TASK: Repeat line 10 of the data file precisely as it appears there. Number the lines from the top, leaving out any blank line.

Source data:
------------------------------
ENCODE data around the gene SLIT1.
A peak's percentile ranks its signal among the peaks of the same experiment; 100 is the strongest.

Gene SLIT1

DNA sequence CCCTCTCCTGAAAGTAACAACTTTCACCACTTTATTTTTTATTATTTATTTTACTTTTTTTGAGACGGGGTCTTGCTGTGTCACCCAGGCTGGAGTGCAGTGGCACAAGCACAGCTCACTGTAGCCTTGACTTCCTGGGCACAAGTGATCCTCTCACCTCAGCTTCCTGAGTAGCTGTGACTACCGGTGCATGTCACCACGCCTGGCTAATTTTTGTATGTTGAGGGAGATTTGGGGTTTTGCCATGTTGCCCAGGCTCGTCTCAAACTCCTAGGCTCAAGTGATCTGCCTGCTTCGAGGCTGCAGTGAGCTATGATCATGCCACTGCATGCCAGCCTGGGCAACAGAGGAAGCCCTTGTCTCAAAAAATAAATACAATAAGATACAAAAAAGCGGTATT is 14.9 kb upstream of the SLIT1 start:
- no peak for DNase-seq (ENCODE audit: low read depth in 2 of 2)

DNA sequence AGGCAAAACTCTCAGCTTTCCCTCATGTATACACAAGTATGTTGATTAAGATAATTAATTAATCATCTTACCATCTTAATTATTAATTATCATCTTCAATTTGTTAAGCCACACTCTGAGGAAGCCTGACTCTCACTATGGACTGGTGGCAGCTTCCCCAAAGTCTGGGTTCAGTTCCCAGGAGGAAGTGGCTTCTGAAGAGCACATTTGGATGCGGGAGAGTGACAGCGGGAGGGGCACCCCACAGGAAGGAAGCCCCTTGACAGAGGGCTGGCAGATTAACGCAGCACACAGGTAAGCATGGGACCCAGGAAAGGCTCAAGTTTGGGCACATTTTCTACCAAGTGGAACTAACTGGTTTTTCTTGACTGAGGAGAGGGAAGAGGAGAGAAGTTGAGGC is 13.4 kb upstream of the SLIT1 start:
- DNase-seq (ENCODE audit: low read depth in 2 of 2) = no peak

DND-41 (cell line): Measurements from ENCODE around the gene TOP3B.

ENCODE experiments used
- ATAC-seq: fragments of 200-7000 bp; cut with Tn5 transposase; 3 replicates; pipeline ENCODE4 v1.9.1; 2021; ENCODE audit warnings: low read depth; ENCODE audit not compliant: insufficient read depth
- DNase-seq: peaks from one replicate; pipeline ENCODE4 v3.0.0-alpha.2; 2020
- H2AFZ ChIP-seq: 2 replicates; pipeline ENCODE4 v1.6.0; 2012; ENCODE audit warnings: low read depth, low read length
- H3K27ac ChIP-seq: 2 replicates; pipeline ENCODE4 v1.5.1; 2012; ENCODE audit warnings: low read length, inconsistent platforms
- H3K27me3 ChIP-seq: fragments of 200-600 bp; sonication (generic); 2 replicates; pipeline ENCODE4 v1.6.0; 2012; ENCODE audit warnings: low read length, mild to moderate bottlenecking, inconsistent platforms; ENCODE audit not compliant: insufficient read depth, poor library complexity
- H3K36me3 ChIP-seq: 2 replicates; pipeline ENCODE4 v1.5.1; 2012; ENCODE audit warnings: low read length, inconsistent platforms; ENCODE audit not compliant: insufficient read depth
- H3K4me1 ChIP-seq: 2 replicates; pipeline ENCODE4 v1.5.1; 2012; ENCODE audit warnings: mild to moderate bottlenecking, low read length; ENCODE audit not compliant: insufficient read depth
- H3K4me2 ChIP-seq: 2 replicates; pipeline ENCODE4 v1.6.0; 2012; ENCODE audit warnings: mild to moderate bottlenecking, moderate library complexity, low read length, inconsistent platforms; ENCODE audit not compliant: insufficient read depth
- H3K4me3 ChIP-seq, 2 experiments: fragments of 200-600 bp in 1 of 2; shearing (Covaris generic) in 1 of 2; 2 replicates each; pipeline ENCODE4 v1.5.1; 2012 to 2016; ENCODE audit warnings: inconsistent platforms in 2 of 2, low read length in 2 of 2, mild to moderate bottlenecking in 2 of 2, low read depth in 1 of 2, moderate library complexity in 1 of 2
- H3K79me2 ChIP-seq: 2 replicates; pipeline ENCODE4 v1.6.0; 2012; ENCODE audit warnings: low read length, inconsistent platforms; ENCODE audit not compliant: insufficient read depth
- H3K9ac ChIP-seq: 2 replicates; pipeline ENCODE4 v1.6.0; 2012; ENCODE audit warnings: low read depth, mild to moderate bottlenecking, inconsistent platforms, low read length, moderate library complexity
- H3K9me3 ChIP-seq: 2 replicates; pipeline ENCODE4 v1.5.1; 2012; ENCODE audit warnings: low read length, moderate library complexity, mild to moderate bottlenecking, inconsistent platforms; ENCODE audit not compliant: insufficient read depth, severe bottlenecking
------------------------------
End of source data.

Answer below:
- ATAC-seq: fragments of 200-7000 bp; cut with Tn5 transposase; 3 replicates; pipeline ENCODE4 v1.9.1; 2021; ENCODE audit warnings: low read depth; ENCODE audit not compliant: insufficient read depth